4 Ways To Boost Your Child’s Brain In The Backyard
Sometimes the best learning opportunities present themselves right in the comfort of your own home – or better yet the backyard!
As soon as we knew Isaac was on the way Wendy and I began preparing for the all important job of Mom and Dad.
Probably like each of you that are parents we were ignited with fierce determination to ensure we became great role models and provided every opportunity for Isaac (and now Nik too) to learn and grow into smart and confident individuals.
Some days that is much easier than others, so if today is a tough day maybe one of these can give you an idea too!
There are plenty of great learning opportunities all around you if you just stop and take a look, so let’s introduce you to five great things to do with your kids in the backyard.
Plenty of sunny days right now let’s make the most of it!
Build With Nature
If your kids are like ours they might be used to building with Lego toys inside the house, but these are made for building things.
Why not shake it up a bit?
Let their creative spirits fly and have them build something from all the items they find outside in your backyard.
Better yet turn this into an adventure and make a list of what they have to find(don’t be afraid to hide or place a few things in advance.)
Or if you’re up for a little extra challenge you can create a story or specific problem, like helping the villagers transverse the evergreen jungle (also known as the lawn) and help them traverse the raging river or torrential downpour (provided by the hose and sprinkler) a few popsicle sticks, cardboard and crayons can go a long way here!
From twig branches to leaves to rocks, see what they can come up with. You will help turn on both their creative and analytical minds, not to mention enjoy all the warm vitamin D goodness of the sun while making a fun experience for you both!
Check Out The Weather
This one will work regardless of whether it’s a sunny day, rain day, or something in between. Have them watch the weather and describe all the things they see.
What do the clouds look like? How is the sun shining? Is there anything else worth noting?
See if they can describe what they see outdoors for at least five minutes. This will not only teach them to be more observant of their surroundings, but also train them how to stay focused on something for more than two to three minutes.
The longer they can go, the better. You might also work on their vocabulary skills by having them describe the weather using more than one word. This will help get them thinking about connections between words and synonyms.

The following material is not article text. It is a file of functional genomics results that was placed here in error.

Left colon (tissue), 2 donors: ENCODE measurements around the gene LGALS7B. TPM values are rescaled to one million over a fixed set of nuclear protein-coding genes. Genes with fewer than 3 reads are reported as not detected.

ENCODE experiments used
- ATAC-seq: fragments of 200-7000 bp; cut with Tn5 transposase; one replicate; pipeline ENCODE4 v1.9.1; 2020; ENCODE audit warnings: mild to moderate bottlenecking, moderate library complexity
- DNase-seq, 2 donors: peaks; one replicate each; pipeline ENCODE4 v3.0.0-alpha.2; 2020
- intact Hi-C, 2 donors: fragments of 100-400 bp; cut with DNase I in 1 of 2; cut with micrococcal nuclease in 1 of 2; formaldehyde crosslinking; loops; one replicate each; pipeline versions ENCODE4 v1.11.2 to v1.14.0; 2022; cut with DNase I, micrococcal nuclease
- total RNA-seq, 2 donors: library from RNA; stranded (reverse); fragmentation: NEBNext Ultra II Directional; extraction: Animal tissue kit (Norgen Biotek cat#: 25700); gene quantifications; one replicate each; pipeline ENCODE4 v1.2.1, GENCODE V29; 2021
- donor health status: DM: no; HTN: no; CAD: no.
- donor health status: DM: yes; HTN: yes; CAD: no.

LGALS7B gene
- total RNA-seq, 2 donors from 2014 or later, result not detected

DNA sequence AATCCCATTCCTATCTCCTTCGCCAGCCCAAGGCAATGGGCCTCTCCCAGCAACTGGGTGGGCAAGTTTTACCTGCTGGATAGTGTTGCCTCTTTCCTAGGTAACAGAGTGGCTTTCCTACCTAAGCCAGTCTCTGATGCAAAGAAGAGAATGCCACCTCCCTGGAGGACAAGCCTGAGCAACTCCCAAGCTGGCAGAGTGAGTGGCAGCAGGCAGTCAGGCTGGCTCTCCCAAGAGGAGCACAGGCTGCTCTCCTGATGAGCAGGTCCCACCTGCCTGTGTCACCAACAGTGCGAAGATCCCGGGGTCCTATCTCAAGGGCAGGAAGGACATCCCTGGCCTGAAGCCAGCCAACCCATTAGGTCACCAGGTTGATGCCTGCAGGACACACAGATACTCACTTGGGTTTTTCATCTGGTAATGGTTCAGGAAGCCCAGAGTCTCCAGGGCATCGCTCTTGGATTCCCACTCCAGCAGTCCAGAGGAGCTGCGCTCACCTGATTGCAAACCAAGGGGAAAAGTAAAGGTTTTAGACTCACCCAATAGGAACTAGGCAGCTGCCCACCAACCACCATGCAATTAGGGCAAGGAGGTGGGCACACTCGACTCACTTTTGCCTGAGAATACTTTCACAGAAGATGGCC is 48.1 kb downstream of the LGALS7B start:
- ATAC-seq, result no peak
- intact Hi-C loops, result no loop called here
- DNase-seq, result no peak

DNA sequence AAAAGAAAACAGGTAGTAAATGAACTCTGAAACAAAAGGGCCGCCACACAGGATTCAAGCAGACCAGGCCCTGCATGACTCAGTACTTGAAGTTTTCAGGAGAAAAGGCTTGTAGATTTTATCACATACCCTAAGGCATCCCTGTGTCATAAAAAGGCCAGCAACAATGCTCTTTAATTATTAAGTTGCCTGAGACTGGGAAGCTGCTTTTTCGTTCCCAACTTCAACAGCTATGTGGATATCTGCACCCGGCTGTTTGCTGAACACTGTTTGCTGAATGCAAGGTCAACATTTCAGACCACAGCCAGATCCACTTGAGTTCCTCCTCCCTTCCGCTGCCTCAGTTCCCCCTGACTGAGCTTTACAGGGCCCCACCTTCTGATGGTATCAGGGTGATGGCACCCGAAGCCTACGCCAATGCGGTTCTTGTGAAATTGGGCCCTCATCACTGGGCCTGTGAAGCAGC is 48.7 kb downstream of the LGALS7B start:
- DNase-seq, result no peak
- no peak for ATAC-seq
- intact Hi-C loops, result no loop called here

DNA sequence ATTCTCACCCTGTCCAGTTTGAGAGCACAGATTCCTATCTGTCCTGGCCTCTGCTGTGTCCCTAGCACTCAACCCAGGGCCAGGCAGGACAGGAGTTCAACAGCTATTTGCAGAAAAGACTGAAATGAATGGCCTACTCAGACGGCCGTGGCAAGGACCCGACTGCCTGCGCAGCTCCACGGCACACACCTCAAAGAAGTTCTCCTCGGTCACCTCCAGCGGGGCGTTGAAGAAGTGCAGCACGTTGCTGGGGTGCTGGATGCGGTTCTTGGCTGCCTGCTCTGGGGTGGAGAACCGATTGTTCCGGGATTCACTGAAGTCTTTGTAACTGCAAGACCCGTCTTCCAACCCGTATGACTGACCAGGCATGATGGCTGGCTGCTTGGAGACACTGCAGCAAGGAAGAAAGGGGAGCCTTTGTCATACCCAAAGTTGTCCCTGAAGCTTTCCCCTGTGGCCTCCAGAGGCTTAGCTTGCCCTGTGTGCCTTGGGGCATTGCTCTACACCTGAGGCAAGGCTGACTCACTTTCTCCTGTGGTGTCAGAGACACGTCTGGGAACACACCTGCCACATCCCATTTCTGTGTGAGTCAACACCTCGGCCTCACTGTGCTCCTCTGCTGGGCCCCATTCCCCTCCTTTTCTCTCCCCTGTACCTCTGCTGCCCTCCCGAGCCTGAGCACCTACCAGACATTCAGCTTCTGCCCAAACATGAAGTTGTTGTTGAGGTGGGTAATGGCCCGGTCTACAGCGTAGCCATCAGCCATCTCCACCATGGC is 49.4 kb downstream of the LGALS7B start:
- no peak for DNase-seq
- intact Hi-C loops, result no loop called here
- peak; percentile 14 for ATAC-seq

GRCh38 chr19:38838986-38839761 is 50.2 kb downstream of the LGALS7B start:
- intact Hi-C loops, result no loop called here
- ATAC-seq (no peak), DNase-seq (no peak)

One of Isaac’s favourite things to do right now is count out the syllables of the words he uses, this provides a dynamic to this activity that can keep us busy for quite a while!
Compare Like Objects
Here’s another that will get their analytical brains thinking. Have them set out and compare two different (or similar) things.
Whether it’s two flowers, two trees, two stones, or otherwise.
What differences are there between them? What sets one apart from the other? How are they similar?
See how many of these commonalities and differences they can pick out with just those two objects. This will help them come to appreciate the uniqueness of any one object.
What tipped me off to this was one of our bedtime books that has a “spot the difference” puzzle on the last page, pretty sure we had to have this book as part of our night time routine for 2-3 weeks straight.
Now I use this activity frequently whether we’re throwing rocks in the lake, swinging in the back yard or on an adventure to the nearby park.
It’s a really great activity to teach your kids to be aware of their surroundings and to latch on to a variety of details; it’s not hard to see how this might help keep them safer and be a great learning experience!
Plant A Tree, flowers or a garden!
Finally, one last thing to get you and your kids outdoors in the backyard.
Plant a tree, flowers or a garden.
This is a project that can take place over a number of days, but will be a great way to help them learn responsibility and the consequences of their actions.
If they take good care of the flower or tree, it will thrive, grow and be strong.
If they don’t on the other hand, you can imagine what the consequences of that will be.
It’s a great chance for education, and let’s be honest what kid doesn’t love playing in the dirt. (Our garden has somehow acquired some very “precious hidden plastic gems” a necessary addition according to someone.)
Mom’s religious routine of watering has helped Isaac develop a daily habit for “outdoor chores” which has made it easier for us to engage him into other household habits from brushing his teeth morning and night to taking care of our two furry family members.
It’s summer, get outside, enjoy the beautiful days, pick up some immune enhancing vitamin D and develop’s minds and relationships with your precious little ones!